Background: Murine post-operative ileus results from intestinal inflammation triggered by manipulation-induced mast cell activation. As its extent depends on the degree of handling and subsequent inflammation, we hypothesise that the faster recovery after minimal invasive surgery results from decreased mast cell activation and impaired intestinal inflammation.
Objective: to quantify mast cell activation and inflammation in patients undergoing conventional and minimal invasive surgery.
Methods: 1) Mast cell activation (i.e. tryptase release) and pro-inflammatory mediator release were determined in peritoneal lavage fluid obtained on consecutive time-points during open, laparoscopic and trans-vaginal gynaecological surgery. 2) LFA-1, ICAM-1 and iNOS mRNA as well as leukocyte influx were quantified in non-handled and handled jejunal muscle specimens collected during biliary reconstructive surgery. 3) Intestinal leukocyte influx was assessed by 99mTc labelled leukocyte SPECT-CT scanning before and after abdominal or vaginal hysterectomy.
Results: 1) Intestinal handling during abdominal hysterectomy resulted in an immediate release of tryptase followed by enhanced IL-6 and IL-8 levels. None of the mediators rose during minimal invasive surgery except for a slight increase in IL-8 during laparoscopic surgery. 2) Jejunal mRNA transcription for ICAM-1 and iNOS as well as leukocyte recruitment were increased after intestinal handling. 3) Leukocyte scanning 24hrs after surgery revealed increased intestinal activity after abdominal but not after vaginal hysterectomy.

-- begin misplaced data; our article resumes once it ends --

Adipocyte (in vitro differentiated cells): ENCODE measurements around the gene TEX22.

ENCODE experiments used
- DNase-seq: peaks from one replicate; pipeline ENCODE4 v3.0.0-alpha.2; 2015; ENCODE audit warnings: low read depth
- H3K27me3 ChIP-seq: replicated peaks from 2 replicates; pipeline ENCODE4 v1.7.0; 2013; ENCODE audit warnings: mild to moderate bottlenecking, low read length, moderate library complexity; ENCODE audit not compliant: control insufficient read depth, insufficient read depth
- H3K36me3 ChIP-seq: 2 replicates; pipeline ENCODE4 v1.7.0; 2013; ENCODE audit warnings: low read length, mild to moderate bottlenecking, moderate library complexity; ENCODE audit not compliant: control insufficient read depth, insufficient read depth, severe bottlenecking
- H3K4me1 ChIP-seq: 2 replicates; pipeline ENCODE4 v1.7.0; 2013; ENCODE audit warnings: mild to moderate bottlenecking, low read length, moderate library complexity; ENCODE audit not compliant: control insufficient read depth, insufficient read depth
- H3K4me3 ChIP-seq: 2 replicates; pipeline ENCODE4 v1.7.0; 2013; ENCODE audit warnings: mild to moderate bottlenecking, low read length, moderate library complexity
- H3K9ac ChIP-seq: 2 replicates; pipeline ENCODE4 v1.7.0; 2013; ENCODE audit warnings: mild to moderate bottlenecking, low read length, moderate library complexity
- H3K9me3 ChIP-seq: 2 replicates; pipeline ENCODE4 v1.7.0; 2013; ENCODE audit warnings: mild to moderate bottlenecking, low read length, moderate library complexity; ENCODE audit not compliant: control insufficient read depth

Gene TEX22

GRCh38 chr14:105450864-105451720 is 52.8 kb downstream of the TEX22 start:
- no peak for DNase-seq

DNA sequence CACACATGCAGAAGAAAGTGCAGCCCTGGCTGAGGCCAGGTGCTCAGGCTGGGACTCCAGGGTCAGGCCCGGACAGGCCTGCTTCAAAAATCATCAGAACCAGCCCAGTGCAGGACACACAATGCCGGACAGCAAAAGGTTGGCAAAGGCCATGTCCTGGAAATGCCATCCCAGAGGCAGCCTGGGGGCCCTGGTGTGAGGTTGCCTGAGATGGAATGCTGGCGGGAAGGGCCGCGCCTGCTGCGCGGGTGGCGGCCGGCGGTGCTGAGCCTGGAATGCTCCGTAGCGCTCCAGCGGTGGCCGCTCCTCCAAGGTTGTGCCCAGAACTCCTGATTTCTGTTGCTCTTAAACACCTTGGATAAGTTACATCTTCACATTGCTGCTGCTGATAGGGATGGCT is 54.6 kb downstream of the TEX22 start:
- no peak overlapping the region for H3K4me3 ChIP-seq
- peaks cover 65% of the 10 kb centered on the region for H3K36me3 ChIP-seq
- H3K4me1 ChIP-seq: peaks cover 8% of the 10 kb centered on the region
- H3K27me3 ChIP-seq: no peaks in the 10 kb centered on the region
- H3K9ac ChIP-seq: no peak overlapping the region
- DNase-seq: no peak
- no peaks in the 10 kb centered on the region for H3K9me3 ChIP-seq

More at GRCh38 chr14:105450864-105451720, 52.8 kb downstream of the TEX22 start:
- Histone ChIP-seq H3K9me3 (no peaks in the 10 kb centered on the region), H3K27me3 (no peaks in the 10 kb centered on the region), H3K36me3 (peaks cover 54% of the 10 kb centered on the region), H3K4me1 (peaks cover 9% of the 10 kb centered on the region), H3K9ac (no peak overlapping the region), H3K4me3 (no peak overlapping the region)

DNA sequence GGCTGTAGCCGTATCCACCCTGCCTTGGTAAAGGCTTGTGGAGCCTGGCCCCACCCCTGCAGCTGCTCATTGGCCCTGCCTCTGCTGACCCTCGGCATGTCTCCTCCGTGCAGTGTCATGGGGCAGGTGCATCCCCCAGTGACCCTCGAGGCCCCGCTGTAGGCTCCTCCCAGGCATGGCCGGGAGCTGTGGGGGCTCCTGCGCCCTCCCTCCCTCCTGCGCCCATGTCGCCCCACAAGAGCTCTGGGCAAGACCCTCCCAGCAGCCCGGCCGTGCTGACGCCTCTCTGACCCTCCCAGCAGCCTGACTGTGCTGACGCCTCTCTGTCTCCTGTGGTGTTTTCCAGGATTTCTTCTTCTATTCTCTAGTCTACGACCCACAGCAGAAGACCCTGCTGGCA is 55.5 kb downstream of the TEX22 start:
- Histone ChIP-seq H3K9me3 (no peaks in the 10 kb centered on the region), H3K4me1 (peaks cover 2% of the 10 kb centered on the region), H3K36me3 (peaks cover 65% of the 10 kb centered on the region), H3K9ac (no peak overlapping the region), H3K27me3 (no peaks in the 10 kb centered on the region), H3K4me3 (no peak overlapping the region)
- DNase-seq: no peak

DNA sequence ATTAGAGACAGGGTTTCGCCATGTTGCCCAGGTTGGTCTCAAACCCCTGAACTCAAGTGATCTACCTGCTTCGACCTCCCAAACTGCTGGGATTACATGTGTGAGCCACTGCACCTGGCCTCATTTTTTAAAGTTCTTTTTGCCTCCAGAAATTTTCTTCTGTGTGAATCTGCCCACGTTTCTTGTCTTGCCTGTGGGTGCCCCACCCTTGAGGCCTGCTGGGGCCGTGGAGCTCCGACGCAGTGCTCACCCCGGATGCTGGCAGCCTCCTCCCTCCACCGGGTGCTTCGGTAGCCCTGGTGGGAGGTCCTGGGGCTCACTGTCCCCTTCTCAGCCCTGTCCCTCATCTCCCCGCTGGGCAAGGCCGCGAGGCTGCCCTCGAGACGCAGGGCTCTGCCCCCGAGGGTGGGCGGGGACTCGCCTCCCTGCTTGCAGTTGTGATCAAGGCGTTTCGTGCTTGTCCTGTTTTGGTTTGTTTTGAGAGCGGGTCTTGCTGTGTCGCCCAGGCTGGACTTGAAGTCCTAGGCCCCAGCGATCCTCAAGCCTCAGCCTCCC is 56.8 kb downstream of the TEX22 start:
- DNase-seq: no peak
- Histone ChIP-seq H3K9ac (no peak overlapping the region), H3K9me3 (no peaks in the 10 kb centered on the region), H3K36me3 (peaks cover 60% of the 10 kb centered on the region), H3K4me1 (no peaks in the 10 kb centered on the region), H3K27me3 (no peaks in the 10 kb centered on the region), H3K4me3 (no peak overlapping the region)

Conclusions: This study demonstrates that intestinal handling triggers mast cells activation and inflammation associated with prolonged post-operative ileus. These results may partly explain the faster recovery after minimal invasive surgery and encourage future clinical trials targeting mast cells to shorten post-operative ileus.
- intestinal handling
- mast cells
- minimal invasive abdominal surgery
- postoperative ileus